Some of my best financial education I learned while in banking…
For instance, what I’m going to share with you today I learned from a fellow branch manager back in 2002 or so. And it has paid big dividends for clients I’ve advised ever since.
The drawback about most financial “advice” from financial “advisors” is they look at cash as a dead asset. Thus they’re always trying to get you to invest your cash purportedly so they can get you a better rate of return. But really it’s so they can charge you fees. Awful hard to justify a 1% fee when the cash on your balance sheet is paying less than that.
So, ‘advisors’ don’t look at the cash as worthwhile or they try to get you to move it. Don’t fall for that!
I showed you what NOT to do with your cash in this video. Now I’m going to show you what to do with your cash instead.
This is a tough one to explain by words so if you are not following along go to this video for the visual aid.
You know how much I like the barbell approach to retirement planning. Keep a bunch of cash, ideally 3 years worth, and the rest in stocks. NO IN BETWEEN thus NO BONDS..
But for the cash do you just leave it in a checking account paying squat? Of course, not! You keep 1 year liquid, I was informed that Vanguard’s money market is paying nearly 2.5% right now! Not sure if you can write checks on that, though. You probably can
For the rest you do laddered cds. For example, you have your first year of cash needs covered by the Vanguard Money Market. The second year, you’d have a 1 yr cd. Say one that pays 2.6% or so. Now for the third year you see if there are any longer term cds out there that are pay decently and you find a 5 year cd that pays 4%. Do this!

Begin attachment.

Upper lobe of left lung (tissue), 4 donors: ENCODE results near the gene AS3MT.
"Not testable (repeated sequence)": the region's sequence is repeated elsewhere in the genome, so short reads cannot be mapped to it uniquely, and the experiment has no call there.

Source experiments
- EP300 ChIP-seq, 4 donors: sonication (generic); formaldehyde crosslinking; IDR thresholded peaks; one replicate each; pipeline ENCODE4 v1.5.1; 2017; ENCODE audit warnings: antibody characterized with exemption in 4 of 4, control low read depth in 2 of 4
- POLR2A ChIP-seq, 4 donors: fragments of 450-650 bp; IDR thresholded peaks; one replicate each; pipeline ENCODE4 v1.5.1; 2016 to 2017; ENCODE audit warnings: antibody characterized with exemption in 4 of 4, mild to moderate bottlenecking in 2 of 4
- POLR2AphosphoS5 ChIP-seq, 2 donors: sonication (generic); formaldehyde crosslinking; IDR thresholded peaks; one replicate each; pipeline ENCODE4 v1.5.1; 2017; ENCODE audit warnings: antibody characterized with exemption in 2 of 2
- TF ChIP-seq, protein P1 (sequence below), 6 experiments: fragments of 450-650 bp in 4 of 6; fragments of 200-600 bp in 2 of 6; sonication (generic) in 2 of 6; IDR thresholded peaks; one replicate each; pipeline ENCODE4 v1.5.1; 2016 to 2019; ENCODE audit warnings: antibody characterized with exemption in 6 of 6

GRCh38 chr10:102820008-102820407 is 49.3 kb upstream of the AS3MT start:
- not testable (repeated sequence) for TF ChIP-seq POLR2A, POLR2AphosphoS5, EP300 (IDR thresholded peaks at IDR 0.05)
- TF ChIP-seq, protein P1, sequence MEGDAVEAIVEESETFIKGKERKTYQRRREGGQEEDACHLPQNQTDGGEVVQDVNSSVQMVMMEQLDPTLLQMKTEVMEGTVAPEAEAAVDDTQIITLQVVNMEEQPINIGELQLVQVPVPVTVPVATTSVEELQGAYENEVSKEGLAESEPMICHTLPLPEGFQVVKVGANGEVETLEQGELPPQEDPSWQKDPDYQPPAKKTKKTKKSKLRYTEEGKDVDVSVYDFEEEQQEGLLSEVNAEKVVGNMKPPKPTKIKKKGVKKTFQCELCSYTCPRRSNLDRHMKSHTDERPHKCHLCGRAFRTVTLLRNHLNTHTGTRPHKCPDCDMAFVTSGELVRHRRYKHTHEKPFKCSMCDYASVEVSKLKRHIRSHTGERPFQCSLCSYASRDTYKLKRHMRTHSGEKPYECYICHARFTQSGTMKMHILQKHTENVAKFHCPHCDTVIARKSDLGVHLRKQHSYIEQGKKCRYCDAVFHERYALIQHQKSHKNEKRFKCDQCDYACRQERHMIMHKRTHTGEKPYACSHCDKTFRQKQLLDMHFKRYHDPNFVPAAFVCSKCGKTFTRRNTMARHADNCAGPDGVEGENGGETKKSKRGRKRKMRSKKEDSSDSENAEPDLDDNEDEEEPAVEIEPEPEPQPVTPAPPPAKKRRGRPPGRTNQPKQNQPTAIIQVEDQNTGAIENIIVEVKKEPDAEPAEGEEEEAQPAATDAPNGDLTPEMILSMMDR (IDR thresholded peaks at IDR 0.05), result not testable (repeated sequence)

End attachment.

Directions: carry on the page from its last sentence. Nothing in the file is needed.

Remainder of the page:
Oh I can hear you saying… “But Josh it’s a 5 year CD why would I want to lock up my money when I’m going to need it in 3 years???”
Because the 5 year cd pays so much more than anything else that even after surrender charge, the cost of breaking the CD before maturity, you are still way ahead than if you simply did a 3 yr cd.
Most CDs have a surrender charge of 3 – 6 months of interest. So, you calculate the interest you’ll receive over the 3 yrs you have the CD working for you, subtract say 6 months of interest when you take an early withdrawal, and ideally you’ll still be WAY ahead of where you’d be if you only did a 3 yr CD.
Now in this market, with a very flat yield curve, it’s going to be hard to find 5 year CDs that pay significantly more than 1 or 3 yr cds. Yields now on a 6 month T-Bill are around 2.40%. Yields on the 30 Year Treasury bond are right around 3%. That’s a FLAT yield curve, meaning you’re not getting much reward for taking the risk of locking up your money longer.
But it’s still worth the search. Can you find a “teaser” rate from a local Community bank? There probably are deals out there. I did a video a few months back that Navy Federal Credit Union had a 40 month CD paying something like 3.8%.
I’m telling you, folks, if you can find something like that gobble it up. Obviously, make sure it’s FDIC. Make sure it’s from a well-known reputable bank(are there any left anymore?). Finally, make sure it’s not a Structured product that is FDIC insured. These are products you get from a broker that are investment themed but somehow retain the FDIC protection. Nah. Don’t need that here.
But a little bit of elbow grease may find you with a couple extra thousand dollars in your account. That’s REAL money! Let’s say it takes you 2 hours of work to get an extra thousand dollars? What’s your labor cost?
$500/hr. If you were to have made $500/hr while you were in the work force you’d be a wealthy, wealthy person today.
Hope this gives you some food for thought.